RailCom - Bidirectional Communication
For 25 years digital technology in model railroading has been a one-way road: a dense flow of data run from the command stations to the decoders. And nothing run back.
This has changed only due to the development of RailCom� by Lenz Elektronik.
The efficient transfer of information between decoders an command station - also known as biderectional communication - represents an appropriate completion of DCC standards.
All new Digital plus locomotive decoders RailCom-able and factory set for RailCom operation.
The RailCombus Feedback System
RailCom not only facilitates the identification of a locomotive (i.e. the detection of the locomotive address), but also provides other data (e.g. speed, CV content, etc.). To facilitate the processing of this data by appropriate software at the PC, we have developed the convenient RailCom detection system and associated components.
The RailCombus creates a circular connection between all RailCom detectors. At any point, the data on the bus received by the RailCom detectors (LRC130) can be transmitted via the USB gateway to the PC. The data rate on the RailCombus is 1Mbit/s and the data of up to 1,000 track sections (or 256 LRC130) can be transmitted.
Connecting RailCom detectors is incredibly simple which is why they can also be easily integrated into existing layouts. By means of USB, the RailCom data are transmitted via the gateway LRC135 to the PC where they can be further processed with appropriate software.
Open Structure for Superior Connections
The RailCombus was designed as an open system. Therefore, other manufacturers can also offer hardware (e.g. gateways) for other DCC digital systems and facilitate the use of RailCom data in software for model railway controls.
The RailCombus can be used with any DCC system that is able to create the RailCom cutout.
RailCom & Digital plus
The larger a model railway layout becomes, the more important it is to keep a good overview. As in real life, 'Digital plus' recognises the status of points and tracks and sends this information to the command station which, in turn, sends it to the connected input devices via the XpressNet. Status feedback is particularly advantageous if a model railway layout is controlled with a PC via the 'Digital plus' interface. There is no need for the PC program to query the status itself as it receives this information automatically. This procedure saves time and improves the program's response speed.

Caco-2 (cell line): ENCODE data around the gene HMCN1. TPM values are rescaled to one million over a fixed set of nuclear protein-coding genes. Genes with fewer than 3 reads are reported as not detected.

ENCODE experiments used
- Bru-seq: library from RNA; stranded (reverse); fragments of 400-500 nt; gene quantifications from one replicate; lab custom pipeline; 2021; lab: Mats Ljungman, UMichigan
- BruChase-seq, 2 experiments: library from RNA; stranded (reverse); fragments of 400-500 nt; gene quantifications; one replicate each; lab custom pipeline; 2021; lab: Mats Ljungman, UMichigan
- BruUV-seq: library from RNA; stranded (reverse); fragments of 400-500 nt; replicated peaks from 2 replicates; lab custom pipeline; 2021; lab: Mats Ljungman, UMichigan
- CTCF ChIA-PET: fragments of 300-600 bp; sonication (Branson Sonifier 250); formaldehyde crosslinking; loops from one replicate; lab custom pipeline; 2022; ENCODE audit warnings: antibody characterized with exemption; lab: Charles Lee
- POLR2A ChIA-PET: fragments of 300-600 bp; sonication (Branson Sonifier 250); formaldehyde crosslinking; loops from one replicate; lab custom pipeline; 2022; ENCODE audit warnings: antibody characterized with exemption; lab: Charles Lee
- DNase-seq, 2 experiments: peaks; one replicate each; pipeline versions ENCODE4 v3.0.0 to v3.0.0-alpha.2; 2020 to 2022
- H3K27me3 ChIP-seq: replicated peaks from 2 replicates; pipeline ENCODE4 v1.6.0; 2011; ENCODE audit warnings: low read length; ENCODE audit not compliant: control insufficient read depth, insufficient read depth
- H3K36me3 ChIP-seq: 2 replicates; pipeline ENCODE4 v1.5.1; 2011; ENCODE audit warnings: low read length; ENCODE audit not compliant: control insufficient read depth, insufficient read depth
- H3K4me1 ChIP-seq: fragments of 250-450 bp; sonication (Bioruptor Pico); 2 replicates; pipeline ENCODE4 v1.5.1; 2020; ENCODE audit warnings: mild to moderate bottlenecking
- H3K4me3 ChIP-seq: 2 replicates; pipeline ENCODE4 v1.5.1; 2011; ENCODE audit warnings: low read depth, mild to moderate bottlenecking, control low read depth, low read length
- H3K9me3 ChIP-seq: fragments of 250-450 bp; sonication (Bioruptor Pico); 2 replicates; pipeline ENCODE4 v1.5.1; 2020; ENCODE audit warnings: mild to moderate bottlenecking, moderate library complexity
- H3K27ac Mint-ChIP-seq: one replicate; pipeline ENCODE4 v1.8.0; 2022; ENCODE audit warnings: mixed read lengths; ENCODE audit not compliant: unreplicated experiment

Status information does not indicate what caused a certain status. In case of blind sections, however, it is interesting to know not only which tracks are occupied but which trains occupy them. This is where RailCom comes in.
RailCom comprises a transmitter module (installed inside the locomotive) and an address display. This display also supplies the monitored track section. All new Digital plus decoders are RailCom-able, locomotives with other decoders can be retrofitted with the transmitter LRC100.
The Advantage of RailCom Technology
- No additional components need to be installed on the outside of the locomotive
- Data transmission is not impacted, regardless of where the RailCom-able decoder is installed inside the locomotive
- No extra space is required for RailCom electronics as components are already integrated in each 'Digital plus' decoder
- No additional wiring
- No separate programming of a transmitter
- Suitable for small gauges as well
- Transmission of information independant from location and/or status of the locomotive
- No annoying receiver component in the track
Only the command station LZV100, the command station LZ100 (from version 3.5 or higher) in combination with the amplifier LV102, or the amplifier LV102 on its own satisfy the technical requirements for RailCom. This is because RailCom requires a "blanking interval" in the data flow to the track that can only be created by the amplifier which forms part of the LZV100 or the amplifier LV102. Older amplifiers, such as the LV100, LV101 or LV200 as well as the amplifier component of the compact, are unable to create this blanking interval and are therefore unsuitable for RailCom operation. When using RailCom, a conventional, analogue locomotive cannot be operated in the digital system.